FIRST CENTRAL COAST BANK, a State Bank, formerly doing business under the name San Luis Obispo National Bank, a National Bank, Plaintiff and Respondent, v. CUESTA TITLE GUARANTEE COMPANY, et al., Defendant and Appellant.
This action arises out of an attempt by a judgment creditor to garnish funds in an escrow which were to be paid to the judgment debtor, a real estate broker, as his commission at the close of escrow.
We conclude that such funds are not subject to levy by way of garnishment by a judgment creditor prior to the close of escrow when not all conditions of escrow have been performed.
Plaintiff bank is a judgment creditor of Edward Rodgers, a real estate broker. On June 2, 1975, it obtained a judgment against Rodgers for $8,946.91. On September 16, 1975, plaintiff obtained a writ of execution. On May 25, 1976, while the writ was outstanding, an escrow was opened with defendant escrow company in connection with a transaction involving the exchange of real property between a Mr. and Mrs. Corea, and a Mr. and Mrs. Ellenson. The escrow instructions provided that Rodgers was to receive a broker's commission of $8,280 at the close of escrow from funds received on behalf of the Coreas. The parcels of property to be exchanged between the Coreas and the Ellensons were not of equal value. The Ellensons thus agreed to pay cash from their own funds into escrow and to obtain additional funds from a lender.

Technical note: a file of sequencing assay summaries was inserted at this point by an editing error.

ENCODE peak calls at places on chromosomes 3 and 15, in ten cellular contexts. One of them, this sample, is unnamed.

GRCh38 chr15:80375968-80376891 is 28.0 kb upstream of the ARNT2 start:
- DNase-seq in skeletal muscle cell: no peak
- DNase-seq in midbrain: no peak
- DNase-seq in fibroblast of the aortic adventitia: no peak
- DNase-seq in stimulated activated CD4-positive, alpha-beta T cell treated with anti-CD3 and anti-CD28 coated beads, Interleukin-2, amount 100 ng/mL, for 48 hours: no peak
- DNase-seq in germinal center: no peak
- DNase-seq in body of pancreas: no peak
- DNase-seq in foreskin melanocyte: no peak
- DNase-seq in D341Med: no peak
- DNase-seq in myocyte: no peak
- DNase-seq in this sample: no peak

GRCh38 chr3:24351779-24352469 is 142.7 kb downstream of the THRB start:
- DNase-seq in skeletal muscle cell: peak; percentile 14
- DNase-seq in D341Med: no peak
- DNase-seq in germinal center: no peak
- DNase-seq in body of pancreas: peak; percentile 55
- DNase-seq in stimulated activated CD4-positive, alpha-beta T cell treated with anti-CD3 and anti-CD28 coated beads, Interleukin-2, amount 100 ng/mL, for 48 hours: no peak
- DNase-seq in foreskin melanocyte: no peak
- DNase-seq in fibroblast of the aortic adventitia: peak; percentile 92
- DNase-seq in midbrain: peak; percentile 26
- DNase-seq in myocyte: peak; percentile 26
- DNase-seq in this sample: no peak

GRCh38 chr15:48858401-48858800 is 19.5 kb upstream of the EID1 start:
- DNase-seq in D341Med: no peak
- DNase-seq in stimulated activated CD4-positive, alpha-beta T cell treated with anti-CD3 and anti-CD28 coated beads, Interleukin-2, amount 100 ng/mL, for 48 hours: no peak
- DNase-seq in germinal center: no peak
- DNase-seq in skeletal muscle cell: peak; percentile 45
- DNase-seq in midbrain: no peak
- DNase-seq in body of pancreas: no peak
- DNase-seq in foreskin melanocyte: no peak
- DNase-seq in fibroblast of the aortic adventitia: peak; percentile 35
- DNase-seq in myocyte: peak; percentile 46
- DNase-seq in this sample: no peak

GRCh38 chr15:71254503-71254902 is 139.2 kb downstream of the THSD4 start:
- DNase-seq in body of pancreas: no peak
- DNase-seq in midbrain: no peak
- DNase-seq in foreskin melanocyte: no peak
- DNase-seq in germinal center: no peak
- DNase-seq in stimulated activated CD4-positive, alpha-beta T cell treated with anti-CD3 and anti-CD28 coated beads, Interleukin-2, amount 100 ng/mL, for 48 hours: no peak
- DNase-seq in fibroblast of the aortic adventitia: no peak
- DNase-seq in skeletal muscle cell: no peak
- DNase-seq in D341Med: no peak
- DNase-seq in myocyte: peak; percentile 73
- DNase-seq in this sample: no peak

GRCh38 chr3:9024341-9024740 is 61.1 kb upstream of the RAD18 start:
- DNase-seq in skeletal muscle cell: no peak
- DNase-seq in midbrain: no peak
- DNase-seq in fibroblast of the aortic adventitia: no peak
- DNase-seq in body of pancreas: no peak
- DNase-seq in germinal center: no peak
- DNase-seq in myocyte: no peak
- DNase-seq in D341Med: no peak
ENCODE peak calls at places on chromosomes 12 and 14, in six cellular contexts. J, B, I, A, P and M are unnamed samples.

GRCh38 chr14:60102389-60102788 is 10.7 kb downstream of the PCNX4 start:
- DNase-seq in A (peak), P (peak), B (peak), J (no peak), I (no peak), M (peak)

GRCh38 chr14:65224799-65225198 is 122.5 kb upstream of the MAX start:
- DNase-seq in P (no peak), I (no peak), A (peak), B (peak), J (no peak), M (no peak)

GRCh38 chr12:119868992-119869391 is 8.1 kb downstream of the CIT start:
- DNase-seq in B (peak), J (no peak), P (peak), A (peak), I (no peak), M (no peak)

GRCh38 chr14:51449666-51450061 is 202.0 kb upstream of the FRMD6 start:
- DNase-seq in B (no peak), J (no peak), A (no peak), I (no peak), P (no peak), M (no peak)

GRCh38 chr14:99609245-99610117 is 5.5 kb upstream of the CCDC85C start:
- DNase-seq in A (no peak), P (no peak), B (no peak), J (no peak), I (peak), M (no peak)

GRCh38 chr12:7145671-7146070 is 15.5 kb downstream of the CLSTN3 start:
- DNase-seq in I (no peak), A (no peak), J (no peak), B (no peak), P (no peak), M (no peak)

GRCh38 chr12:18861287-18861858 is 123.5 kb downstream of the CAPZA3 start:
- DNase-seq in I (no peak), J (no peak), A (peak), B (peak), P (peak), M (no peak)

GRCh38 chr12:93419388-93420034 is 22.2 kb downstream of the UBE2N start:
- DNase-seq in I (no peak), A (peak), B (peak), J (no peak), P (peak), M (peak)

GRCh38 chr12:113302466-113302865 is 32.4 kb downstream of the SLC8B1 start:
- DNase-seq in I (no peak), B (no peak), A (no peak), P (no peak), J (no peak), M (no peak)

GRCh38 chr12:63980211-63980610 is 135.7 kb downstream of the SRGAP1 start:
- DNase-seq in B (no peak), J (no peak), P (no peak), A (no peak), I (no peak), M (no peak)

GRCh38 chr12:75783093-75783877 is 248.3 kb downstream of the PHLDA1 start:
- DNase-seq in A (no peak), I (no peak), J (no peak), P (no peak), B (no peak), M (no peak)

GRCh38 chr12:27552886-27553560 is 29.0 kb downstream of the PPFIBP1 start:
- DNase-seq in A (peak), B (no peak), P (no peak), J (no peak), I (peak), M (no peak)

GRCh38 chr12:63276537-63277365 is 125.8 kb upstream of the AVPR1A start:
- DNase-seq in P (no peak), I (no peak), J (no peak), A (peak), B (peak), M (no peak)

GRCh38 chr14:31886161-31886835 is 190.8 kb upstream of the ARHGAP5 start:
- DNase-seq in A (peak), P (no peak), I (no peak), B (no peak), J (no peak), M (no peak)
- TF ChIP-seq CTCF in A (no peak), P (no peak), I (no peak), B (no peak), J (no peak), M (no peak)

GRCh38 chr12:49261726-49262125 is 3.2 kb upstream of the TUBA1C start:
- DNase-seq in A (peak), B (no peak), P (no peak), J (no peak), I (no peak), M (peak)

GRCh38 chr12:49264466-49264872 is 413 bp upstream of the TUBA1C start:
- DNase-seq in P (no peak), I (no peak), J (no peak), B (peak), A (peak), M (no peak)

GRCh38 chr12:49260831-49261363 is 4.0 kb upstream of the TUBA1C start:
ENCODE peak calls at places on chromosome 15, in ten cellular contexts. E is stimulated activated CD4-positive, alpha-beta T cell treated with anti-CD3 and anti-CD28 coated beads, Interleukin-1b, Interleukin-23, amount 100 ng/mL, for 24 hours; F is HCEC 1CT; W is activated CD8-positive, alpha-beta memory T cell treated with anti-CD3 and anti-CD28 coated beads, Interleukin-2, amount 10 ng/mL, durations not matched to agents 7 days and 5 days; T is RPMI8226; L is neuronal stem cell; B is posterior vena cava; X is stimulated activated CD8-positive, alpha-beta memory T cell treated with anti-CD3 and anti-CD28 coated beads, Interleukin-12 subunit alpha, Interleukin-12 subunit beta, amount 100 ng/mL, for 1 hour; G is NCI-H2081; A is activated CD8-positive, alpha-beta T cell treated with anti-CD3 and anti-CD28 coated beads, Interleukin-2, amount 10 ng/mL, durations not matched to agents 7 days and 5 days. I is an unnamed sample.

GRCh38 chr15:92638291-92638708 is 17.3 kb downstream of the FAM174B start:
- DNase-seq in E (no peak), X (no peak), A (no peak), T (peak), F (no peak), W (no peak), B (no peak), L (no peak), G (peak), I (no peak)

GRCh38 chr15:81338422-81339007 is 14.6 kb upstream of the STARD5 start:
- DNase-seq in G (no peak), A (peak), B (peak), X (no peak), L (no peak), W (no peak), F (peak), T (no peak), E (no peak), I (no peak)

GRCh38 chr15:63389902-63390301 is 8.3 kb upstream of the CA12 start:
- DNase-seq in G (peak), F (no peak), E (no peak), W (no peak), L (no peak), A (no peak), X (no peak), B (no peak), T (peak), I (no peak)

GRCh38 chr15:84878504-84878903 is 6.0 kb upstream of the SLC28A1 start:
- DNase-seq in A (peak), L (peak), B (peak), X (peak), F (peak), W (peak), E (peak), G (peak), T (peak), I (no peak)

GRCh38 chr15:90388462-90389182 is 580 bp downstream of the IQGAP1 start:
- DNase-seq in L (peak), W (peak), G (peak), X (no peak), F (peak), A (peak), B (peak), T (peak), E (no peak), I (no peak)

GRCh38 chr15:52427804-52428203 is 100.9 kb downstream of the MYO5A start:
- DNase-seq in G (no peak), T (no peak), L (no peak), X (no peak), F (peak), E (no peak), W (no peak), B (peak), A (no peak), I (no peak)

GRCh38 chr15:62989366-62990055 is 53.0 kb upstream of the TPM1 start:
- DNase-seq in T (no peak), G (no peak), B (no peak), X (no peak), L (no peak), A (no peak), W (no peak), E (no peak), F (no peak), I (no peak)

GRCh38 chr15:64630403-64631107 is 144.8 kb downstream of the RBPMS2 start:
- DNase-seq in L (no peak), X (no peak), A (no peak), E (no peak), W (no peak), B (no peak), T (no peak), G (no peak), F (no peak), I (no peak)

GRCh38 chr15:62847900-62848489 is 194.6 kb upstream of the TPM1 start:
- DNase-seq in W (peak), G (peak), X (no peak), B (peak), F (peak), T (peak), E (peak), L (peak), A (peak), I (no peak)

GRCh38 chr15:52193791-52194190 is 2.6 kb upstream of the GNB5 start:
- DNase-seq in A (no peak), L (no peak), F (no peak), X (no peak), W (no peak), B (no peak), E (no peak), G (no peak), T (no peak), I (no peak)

Plaintiff learned of the transaction and attempted to garnish Rodgers' commission by a series of levies. With the exception of the last garnishment on July 12, 1976, defendant answered each garnishment by stating, “We hold no properties or monies owing Edward M. Rodgers.”
It is solely the garnishment of July 7, 1976, which is relevant. On that day, the Coreas had complied with all conditions of escrow required of them. The Ellensons had signed all the necessary documents and had deposited into escrow a portion of the funds called for in the escrow instructions. Further conditions, however, had not been performed. The lender had to deposit into escrow its funds, and there was to be an update of the title report and recordation of documents.